Using Google SketchUp to Design Robots

AIRMAN00's SKETCHUP ROBOTICS COLLECTION

 

Google SketchUp is a marvelous program that is used to create 3D models. This 3D model making program is used by many hobbyists and engineers due to two main reasons: it is extremely easy to use and its FREE!

 

For example the models pictured below were all created in Google SketchUp.

        

 

You can download the latest version of SketchUp here . After you have downloaded and installed it, I want you to watch these training videos( which Google has made) which will give you more of a "feel" for Google Sketchup. Notetaking is advised.

 

http://sketchup.google.com/training/

 

Now that you are familiar with drawing shapes , you could probably draw a crude 3D model of a robot . However , that robot would not be to scale. To draw to scale all you have to do is draw a shape and then start typing in numbers. For example, draw a rectangle with any length and width at all. Now look in the bottom right corner of your screen. Do you see a a small box with numbers? This box is the Value Box and holds the dimensions of your shape. Now without clicking anywhere , start typing the following ( leave out the quotation marks) : "5cm , 5cm" . The value box should now have the numbers "5cm , 5cm" in it . Hit the Enter key. The rectangle which you drew before has now turned into a perfect square. You can now do this to any shape or line drawn. Just draw the line, type the numbers ( without clicking anywhere) and hit enter .

Now what do you type for each shape or line drawn, what is the format for each of these shapes / lines? Well I'll list them for you.(note that A , B , and C are variables which can be replaced by your numbers you want)

Any 2D quadrilateral drawn has the format " A cm, B cm " , where A is height and B is width

For a 2D circle, draw a circle and type the number , the format is "A cm" where A is radius NOT diameter

For a 2D line draw the line and type the number in the format "A cm" where A is length of line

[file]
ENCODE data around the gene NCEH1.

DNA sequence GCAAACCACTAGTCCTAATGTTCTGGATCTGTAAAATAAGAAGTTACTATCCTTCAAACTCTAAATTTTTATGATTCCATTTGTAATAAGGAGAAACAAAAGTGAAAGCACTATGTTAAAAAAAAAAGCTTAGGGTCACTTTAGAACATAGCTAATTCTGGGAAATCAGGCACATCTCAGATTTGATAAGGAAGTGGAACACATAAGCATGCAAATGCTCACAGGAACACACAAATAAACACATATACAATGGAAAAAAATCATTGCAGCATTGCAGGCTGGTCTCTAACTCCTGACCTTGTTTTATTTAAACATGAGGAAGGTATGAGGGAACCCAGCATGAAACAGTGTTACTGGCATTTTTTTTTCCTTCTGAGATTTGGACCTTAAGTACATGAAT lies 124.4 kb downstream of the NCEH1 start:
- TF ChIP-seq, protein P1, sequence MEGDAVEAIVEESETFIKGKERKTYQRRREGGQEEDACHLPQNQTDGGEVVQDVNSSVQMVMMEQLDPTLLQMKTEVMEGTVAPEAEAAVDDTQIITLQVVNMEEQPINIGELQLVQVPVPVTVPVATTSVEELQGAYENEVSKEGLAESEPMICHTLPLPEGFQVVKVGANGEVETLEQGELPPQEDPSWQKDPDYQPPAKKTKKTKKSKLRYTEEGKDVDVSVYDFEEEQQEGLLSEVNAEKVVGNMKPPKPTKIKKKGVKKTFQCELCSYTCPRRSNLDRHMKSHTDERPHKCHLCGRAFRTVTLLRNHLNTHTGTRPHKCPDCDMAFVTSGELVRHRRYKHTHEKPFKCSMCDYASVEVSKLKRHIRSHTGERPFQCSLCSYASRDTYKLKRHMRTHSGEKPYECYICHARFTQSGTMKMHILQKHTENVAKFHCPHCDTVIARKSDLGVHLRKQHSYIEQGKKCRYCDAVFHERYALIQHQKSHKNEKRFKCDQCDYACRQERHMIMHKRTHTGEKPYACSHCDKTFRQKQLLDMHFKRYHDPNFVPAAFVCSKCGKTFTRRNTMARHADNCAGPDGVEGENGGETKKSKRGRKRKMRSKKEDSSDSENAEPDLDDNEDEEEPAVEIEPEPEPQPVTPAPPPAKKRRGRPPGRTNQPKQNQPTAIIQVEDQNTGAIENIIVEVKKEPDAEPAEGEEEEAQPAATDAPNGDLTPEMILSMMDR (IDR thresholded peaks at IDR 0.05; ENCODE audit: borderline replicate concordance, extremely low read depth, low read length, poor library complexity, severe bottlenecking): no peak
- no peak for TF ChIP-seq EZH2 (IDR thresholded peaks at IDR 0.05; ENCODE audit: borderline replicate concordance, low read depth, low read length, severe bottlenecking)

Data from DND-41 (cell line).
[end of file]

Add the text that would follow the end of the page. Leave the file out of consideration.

Now to make any of those shapes 3D , use the Push/Pull feature to pull the face to any distance from the original point it was , and then type the distance away you want in the format "A cm " , where A is distance away or depth .

You can also print out your design to scale . This is very useful when you need a drilling or cutting template. Make the template on computer and just print it out . Here are the instructions

 

 

Another cool feature of SketchUp is the ability to use other people's drawings into your own design. Click File , then select 3D Warehouse , then click Get Models. This will open up a web browser with the 3D warehouse homepage. The link for the homepage is http://sketchup.google.com/3dwarehouse/ . Now in the top of the webpage there is a search area. Type in the component you are looking for and then click on the picture or item there that is what you are looking for. Find the button "Download Model" and then click it . All done , your model is downloaded into your design. Now just click anywhere on screen and its in there. If you cannot find it in your model but downloaded it , just pan around until you find it.

 

If you want to CNC the part that you designed in Sketchup just export the Sketchup file into a .dwg file. To export it you need to be running Sketchup Pro. Don't worry if you don't have the money to pay for it : just download the trial version and export the file . Now that you have the .dwg file of your part , import the .dwg file into your CNC software. Depending on your CNC software, you might need to plot waypoints for the bit to cut . Now export the CNC job file and run it on your CNC machine . Enjoy your custom made part!

For your convenience I have created a collection of Robot Parts which can be found here. That should have a lot of the parts you need.

  Some models of the robot parts in my collection are pictured: 

           

 

If you create a robot part , please email me it , i'll upload it to my collection and i'll give you the credit.

 

Also , I want to thank the members of this forum , the members of other forums who helped, and all those other hobbyists and engineers who sent me their 3D designs.

 

Cheers,

Eric